An Honest Man?

Shakespeare plays with language, often giving words or statements double meanings. He is a master when it comes to choice of words never revealing exactly what he is intending. Throughout Othello, Shakespeare frequently repeats words and phrases, thus giving these words significant meaning to the text. Each time, he is creating emphasis to force his audience to really focus on what is happening. One thing that really stuck out to me is the repetitive use of the characteristic “honest” of Iago in Act 5. In just a few pages, Othello proclaims his trust in Iago by calling him honest and describing him as the complete opposite of who he really is. Othello states:

“O brave Iago, honest and just…” (5.1.32)

“Honest Iago hath ta’en order for’t” (5.2.79)

“Ay, ‘twas he that told me on her first.

An honest man he is, and hate the slime

That sticks on filthy deeds.” (5.2.154-56)

These quotes all explain exactly how Othello feels about Iago. The use of “honest” shows how easily Othello is tricked in this play by Iago. Shakespeare uses this word over and over again to show emphasis on Othello’s trust and loyalty with Iago. This is the final act in which Othello learns of Iago’s true identity and intent. These quotes are full of irony because as the audience we know that Iago is not who he seems to Othello. He is in fact the rat and the villain of the play; planning to destroy Othello by attacking his marriage. It is very ironic how Othello places all of his trust in a man who is out to destroy him. By repeating these words, the audience begins to have a sense of pity and sorrow for Othello because we know things that he does not.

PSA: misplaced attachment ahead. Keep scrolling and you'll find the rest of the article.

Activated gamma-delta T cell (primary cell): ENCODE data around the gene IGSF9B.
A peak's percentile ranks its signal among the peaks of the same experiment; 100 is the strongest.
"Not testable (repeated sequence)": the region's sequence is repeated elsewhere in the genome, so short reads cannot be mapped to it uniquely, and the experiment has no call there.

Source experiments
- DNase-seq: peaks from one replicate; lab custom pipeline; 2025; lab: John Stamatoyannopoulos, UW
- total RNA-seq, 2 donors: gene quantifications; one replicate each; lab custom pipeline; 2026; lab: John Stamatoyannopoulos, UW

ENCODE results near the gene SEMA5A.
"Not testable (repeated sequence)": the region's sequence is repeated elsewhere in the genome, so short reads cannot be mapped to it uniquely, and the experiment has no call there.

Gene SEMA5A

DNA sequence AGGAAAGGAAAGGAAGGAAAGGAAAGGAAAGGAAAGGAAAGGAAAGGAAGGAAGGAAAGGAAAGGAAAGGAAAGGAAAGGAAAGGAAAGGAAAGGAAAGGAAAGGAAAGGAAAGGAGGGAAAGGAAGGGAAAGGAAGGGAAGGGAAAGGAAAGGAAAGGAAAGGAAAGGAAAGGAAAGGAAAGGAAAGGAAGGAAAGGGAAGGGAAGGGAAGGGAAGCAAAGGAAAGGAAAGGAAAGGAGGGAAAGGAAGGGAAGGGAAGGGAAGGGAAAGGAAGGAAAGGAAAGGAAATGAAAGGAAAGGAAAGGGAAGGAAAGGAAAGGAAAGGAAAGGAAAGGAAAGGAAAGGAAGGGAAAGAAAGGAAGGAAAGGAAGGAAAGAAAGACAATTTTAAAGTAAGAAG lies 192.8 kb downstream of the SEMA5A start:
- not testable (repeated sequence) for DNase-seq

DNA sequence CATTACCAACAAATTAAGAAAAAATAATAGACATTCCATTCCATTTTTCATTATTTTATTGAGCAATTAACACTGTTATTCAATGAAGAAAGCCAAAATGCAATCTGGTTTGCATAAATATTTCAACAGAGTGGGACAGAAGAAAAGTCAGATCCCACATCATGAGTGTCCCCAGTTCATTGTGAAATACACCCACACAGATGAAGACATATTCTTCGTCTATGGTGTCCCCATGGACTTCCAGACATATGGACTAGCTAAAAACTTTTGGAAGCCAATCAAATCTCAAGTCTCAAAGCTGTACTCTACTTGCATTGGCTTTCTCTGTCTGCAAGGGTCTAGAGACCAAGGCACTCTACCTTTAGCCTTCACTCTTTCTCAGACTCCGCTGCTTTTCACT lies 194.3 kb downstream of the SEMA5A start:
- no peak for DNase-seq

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2 thoughts on “An Honest Man?

  1. tarabutler93

    I, too, find the repetition of the word ‘honest’ in these lines an example of irony and certainly wordplay on Shakespeare’s part. I wonder if Othello’s repetition in this scene is meant to convey Othello’s need to convince himself that what Iago has said is true? Othello, an outsider in this society, already has some feelings of insecurity and is inclined to believe Iago. Perhaps he has already had doubts with regards to Desdemona’s loyalty to him? He seems to want to believe Iago and so he must consistently remind himself of Iago’s reputation as an honest man.

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  2. Samantha Meyer

    It is very interesting that you brought this up. I think that it is also important to note that Othello’s repetition of the word “honest” not only shows how much he trusts Iago, but also the power that words and cryptic speech can have over people. After all, Iago uses cryptic words that contain double meanings (such as “lie”) when speaking to Othello. The way that Othello is captivated and metamorphoses through the deception of Iago’s words highlights the fact that while Othello may be of higher rank than Iago, Iago has all of the power in this situation. By repeating the word “honest” to describe Othello, it is a marker of how powerful the word trap that Iago has laid for Othello truly is.

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